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According to the Durango Interagency Fire Dispatch (DIFD), as of June 19, the West Fork Fire and the Windy Pass Fire (the West Fork Complex) had grown to a total of 4,070 acres, with 256 people assigned to fire management.
Those assigned to the complex include personnel from the U.S. Forest Service, the Bureau of Land Management (BLM), the National Park Service, the Bureau of Indian Affairs (BIA) and the Colorado State Forest service — all trained to deal with local fires of a certain size and complexity.
Due to the size and complexity of the West Fork Complex fires, however, transition to a National Incident Management Organization (NIMO) team occurred June 19. This is a Type 2 incident management team whose members are more experienced with management of wildfires than are personnel at the local level.
The West Fork Fire is burning primarily east of the West Fork River in the Weminuche Wilderness and is not an imminent threat to any private property. Steps have been taken to protect private property just to the south of the fire, in the Born’s Lake area.
At the southern end of the fire, close to Born’s Lake, the forest service is using helicopters to focus the blaze northward into the wilderness and working to keep the fire from traveling south, with the potential to endanger the private structures.
According to DIFD, the recent moderate weather in the area has allowed firefighters to build a direct fireline around hot spots and tie them in to a rocky ridge. This supplements the protection for the Born’s Lake properties.
The Windy Pass Fire is burning southwest of Wolf Creek Pass and east of Treasure Falls remaining in a deep bowl that has provided shelter from the winds.
According to Steve Till, public information officer for the U.S. Forest Service, Pagosa Ranger District, the fuel loading on the ground, the weather and the winds provide the potential for the Wolf Creek Ski area to experience fire damage.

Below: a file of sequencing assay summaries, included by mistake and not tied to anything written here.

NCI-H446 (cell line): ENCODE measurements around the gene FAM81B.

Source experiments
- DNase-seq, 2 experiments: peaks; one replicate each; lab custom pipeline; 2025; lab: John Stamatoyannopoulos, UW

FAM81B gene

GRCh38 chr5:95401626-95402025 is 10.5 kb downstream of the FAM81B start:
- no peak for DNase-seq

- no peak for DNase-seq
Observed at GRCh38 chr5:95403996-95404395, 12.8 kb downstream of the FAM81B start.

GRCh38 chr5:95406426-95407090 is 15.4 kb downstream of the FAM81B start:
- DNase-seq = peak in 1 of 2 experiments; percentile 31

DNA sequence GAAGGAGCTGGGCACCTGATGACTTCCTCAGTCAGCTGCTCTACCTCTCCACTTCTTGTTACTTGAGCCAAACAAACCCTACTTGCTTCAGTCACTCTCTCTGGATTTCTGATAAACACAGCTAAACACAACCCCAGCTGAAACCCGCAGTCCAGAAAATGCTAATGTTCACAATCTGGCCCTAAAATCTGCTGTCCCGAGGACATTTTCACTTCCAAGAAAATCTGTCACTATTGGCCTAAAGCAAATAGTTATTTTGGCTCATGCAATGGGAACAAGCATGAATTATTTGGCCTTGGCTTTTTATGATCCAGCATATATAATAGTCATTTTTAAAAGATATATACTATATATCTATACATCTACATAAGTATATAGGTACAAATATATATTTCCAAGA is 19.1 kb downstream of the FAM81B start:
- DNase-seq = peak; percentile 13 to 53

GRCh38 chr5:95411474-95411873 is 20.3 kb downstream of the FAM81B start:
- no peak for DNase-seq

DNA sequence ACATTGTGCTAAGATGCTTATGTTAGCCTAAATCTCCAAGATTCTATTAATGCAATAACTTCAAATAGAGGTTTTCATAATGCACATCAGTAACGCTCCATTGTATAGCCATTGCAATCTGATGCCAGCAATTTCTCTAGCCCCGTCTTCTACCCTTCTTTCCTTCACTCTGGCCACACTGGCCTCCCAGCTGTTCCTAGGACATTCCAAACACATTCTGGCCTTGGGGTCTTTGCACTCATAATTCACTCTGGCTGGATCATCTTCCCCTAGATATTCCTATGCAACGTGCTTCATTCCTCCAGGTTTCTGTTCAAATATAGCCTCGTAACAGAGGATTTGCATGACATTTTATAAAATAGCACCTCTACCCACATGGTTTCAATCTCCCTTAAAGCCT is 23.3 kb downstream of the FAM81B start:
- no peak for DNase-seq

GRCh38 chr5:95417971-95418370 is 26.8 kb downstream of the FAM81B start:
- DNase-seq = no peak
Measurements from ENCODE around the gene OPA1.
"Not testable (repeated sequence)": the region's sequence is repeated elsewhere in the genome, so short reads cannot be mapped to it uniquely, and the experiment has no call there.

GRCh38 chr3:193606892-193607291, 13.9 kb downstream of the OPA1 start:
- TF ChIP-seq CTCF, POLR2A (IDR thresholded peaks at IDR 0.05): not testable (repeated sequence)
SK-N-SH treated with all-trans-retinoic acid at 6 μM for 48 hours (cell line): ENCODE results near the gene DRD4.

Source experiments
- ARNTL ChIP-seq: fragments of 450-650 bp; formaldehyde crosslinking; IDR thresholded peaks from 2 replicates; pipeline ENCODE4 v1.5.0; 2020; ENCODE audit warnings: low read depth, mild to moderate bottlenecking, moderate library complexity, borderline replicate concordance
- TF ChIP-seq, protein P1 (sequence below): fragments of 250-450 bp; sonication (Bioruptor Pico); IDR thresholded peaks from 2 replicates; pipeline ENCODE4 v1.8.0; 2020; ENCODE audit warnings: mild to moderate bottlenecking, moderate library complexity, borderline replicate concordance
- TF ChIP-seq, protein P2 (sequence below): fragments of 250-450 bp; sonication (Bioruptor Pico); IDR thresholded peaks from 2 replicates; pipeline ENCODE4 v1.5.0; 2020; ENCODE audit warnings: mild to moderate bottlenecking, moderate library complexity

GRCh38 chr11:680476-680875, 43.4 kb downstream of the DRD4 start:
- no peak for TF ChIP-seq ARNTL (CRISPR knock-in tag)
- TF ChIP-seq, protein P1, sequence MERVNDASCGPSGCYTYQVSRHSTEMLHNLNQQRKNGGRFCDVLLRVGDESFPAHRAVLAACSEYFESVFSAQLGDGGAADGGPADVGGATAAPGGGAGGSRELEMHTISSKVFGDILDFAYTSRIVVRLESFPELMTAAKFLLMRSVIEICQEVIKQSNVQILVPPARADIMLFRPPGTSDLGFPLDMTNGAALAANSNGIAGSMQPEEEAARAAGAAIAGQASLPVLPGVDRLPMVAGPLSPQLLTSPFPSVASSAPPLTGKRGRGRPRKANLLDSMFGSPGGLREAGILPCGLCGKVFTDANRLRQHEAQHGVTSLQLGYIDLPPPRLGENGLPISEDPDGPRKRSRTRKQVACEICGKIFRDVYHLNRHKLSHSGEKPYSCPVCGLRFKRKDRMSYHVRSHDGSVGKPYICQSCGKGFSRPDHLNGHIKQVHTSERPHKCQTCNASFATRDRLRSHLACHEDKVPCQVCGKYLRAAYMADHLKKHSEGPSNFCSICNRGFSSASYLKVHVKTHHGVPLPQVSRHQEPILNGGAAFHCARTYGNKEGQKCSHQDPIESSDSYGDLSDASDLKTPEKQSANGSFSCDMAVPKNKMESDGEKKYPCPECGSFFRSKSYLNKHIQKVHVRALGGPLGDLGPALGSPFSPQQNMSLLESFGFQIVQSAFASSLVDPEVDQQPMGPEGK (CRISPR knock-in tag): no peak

“It may not happen,” Till said. “It (the fire) may just sit there. But we need to be ready in case it does (move).”
“They have included Wolf Creek Ski Area in the fire complex, based on projections of where the fire might go,” said Davey Pitcher, owner of Wolf Creek Ski Area. “We appreciate that.
“They have had some fire specialists looking at our buildings and facilities, and we are doing some vegetation removal. The ski area is in no immediate danger at this time. But, it’s hard to say what will happen; fires can change direction and become a problem, so we’re very appreciative for the concern being shown by fire officials and for the precautionary measures.”
Pitcher indicated the fire and resulting activities have not slowed a major summer construction project involving the installation of a new lift at the area.
“We’ve pulled some guys off the project to do the vegetation removal work around the buildings,” he said, “but the lift project is continuing. “
Pitcher also noted that the fires have a positive aspect. “Fire is part of the natural process,” he said, “and this could be a good thing for the health of the forest in the area.”
By identifying areas such as open meadows and previously logged areas, fire management crews are able to link those areas together to create an effective fire line. In some areas, fire management crews have begun fire line construction.
Firefighters will continue efforts to protect the ski area.
Current road closures in the complex include West Fork Road (NFSR 648), Falls Creek Road (NFSR 039) and Wolf Creek Road (NFSR 725). Trail closures include the West Fork Trail, also known as Rainbow Hot Springs Trail, Treasure Mountain Trail, Windy Pass Trail, the Continental Divide Trail from its junction with Middle Fork Trail east and south to its junction with the East Fork Road at Elwood Pass on the Rio Grande National Forest, and the Lobo Overlook at the top of Wolf Creek Pass.
According to Till, the Forest Service is unable to predict when closures will be lifted. The roads and trails will stay closed as long as there is danger.
“The good news is that we are getting lots of recourse,” Till said, “We understand the smoke and everything it impacts. We really appreciate the public’s support and understanding.”
With smoky conditions in the area, residents and visitors are reminded that it’s recommended they refrain from exercising outdoors, especially if they smell smoke or notice eye or throat irritation.
Extra precaution should be taken for children, who are more susceptible to smoke because their respiratory systems are still developing and they breathe in more air (and consequently more pollution) per pound of body mass than adults.
People with respiratory problems and chronic heart disease should stay inside as much as possible when smoky conditions prevail, with doors, windows and fireplace dampers shut and preferably with clean air circulating through air conditioners and/or air cleaners. Use air conditioners on the recirculation setting so outside air will not be moved into the room.